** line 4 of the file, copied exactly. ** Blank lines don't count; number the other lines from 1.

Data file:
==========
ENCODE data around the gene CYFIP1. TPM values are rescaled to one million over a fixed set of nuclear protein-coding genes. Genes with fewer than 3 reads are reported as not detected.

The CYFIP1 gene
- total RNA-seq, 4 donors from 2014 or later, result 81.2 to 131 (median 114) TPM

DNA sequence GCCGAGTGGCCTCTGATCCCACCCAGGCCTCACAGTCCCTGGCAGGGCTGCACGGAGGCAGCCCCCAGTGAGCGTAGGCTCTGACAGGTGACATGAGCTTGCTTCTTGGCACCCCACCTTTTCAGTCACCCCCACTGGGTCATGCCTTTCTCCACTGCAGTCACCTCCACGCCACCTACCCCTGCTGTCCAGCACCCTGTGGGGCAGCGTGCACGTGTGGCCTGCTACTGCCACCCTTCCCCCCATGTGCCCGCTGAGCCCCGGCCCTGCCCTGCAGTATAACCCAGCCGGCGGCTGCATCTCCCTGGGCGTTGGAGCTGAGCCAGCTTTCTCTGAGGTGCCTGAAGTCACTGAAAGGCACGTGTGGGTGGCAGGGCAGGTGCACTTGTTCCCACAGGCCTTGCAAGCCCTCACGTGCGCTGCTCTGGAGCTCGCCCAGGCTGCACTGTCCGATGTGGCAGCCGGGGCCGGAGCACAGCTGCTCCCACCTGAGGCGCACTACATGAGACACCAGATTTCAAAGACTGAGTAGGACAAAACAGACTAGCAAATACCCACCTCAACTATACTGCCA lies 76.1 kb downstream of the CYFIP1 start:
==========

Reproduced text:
DNA sequence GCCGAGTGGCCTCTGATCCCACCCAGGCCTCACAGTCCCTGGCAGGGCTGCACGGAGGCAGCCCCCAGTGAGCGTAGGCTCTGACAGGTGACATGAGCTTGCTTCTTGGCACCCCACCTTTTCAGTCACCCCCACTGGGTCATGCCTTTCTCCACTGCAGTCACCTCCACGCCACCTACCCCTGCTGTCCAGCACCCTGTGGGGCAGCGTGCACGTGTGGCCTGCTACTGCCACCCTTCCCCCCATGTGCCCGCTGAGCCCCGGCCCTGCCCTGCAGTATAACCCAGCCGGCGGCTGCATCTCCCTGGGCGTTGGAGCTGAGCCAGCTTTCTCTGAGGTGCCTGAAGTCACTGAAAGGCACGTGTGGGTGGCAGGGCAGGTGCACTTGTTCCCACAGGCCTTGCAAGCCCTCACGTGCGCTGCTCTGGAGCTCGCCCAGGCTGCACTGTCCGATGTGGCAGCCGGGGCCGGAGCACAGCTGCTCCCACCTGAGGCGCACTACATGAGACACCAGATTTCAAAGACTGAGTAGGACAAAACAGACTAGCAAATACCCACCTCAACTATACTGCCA lies 76.1 kb downstream of the CYFIP1 start: